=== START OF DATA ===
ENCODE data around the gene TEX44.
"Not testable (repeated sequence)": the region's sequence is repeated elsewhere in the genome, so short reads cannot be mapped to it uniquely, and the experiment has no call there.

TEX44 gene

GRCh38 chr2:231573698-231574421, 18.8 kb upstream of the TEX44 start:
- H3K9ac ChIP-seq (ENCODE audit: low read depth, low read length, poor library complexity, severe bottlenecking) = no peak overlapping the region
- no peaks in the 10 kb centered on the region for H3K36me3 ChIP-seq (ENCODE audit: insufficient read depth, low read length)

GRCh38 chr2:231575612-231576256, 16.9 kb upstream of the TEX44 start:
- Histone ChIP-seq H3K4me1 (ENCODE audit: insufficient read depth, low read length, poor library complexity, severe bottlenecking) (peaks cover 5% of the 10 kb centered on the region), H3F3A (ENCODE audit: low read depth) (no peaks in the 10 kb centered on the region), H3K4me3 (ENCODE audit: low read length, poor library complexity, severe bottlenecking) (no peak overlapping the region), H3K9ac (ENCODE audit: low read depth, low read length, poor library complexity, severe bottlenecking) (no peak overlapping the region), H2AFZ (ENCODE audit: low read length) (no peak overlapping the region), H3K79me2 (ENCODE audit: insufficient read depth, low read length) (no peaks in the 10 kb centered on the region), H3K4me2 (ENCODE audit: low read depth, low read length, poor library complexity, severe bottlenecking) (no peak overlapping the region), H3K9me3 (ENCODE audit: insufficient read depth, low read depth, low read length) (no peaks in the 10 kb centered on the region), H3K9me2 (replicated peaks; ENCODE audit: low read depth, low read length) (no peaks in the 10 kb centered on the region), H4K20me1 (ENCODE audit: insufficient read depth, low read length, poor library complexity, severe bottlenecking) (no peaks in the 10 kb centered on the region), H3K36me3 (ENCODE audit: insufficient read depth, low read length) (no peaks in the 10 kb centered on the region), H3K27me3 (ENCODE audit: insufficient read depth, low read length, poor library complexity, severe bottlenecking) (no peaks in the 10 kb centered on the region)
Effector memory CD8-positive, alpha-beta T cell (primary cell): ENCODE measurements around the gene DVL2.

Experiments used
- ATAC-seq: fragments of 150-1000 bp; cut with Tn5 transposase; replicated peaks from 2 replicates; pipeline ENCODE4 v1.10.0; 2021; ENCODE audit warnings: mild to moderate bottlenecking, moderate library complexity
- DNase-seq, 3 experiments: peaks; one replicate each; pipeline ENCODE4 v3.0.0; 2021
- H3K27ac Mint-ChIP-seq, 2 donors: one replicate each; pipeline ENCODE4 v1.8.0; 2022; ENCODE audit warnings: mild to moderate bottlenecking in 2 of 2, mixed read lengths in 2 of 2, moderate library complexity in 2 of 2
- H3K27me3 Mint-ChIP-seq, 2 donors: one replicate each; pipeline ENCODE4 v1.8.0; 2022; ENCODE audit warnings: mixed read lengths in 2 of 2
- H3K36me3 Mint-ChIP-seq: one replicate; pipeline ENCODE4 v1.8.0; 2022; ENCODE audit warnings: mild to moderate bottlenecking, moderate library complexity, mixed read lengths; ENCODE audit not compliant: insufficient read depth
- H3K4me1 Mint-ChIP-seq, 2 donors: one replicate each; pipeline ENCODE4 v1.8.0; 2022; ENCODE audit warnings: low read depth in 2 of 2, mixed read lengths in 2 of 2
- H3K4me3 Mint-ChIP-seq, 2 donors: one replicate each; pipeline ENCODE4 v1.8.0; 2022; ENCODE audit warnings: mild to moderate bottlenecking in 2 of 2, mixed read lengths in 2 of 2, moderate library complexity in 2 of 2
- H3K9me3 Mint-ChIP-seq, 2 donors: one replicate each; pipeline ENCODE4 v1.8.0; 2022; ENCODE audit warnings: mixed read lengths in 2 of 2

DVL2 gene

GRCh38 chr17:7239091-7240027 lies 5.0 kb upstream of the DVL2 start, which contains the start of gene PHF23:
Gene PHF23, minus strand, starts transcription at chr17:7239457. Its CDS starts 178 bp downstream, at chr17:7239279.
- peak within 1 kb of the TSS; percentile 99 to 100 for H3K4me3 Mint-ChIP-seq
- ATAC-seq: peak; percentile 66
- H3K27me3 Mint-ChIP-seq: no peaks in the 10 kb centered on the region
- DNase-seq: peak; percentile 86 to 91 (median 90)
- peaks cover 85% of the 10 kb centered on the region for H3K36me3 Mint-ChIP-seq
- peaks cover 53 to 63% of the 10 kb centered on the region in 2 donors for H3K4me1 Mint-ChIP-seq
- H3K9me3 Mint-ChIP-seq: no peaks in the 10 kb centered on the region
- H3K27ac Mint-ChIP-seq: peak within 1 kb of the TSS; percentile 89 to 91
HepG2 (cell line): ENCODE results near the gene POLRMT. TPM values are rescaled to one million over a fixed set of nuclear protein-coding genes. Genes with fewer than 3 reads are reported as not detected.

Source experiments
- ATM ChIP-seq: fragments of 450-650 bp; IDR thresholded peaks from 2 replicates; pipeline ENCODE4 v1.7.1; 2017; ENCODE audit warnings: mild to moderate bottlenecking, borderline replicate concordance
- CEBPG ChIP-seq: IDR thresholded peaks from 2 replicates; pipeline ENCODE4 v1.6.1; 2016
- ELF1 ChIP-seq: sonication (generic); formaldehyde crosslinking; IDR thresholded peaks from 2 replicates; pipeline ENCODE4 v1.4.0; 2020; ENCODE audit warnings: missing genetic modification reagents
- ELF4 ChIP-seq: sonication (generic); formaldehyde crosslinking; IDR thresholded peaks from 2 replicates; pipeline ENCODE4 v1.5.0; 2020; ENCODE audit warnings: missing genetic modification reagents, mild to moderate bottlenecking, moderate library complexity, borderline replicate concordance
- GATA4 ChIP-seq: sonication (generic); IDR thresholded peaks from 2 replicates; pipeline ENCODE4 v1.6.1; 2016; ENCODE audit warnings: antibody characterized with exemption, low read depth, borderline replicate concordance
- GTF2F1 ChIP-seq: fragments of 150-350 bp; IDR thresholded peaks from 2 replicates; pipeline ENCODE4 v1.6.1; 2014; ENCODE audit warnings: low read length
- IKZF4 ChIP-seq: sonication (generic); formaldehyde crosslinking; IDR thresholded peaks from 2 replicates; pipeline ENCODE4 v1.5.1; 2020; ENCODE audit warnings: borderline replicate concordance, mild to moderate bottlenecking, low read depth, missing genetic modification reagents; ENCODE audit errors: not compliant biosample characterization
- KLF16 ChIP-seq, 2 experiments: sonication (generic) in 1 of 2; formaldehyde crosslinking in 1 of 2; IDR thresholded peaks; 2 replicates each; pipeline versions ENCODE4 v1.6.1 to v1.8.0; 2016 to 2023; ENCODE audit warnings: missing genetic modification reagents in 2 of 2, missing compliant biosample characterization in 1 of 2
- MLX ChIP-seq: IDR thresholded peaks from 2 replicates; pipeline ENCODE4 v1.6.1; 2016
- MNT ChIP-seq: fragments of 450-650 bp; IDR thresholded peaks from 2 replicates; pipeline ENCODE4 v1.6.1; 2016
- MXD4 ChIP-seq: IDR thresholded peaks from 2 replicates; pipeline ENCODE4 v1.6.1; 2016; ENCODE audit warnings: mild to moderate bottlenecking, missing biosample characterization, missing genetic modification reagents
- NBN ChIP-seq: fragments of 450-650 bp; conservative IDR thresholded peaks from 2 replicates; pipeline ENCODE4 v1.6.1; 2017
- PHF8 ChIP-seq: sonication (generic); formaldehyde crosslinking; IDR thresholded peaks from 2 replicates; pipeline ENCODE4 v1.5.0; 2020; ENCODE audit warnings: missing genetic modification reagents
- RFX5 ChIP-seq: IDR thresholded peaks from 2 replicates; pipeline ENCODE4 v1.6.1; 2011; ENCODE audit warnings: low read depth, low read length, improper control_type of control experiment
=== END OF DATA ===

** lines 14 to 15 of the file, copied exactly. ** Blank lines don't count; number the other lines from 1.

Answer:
- H3K27me3 Mint-ChIP-seq, 2 donors: one replicate each; pipeline ENCODE4 v1.8.0; 2022; ENCODE audit warnings: mixed read lengths in 2 of 2
- H3K36me3 Mint-ChIP-seq: one replicate; pipeline ENCODE4 v1.8.0; 2022; ENCODE audit warnings: mild to moderate bottlenecking, moderate library complexity, mixed read lengths; ENCODE audit not compliant: insufficient read depth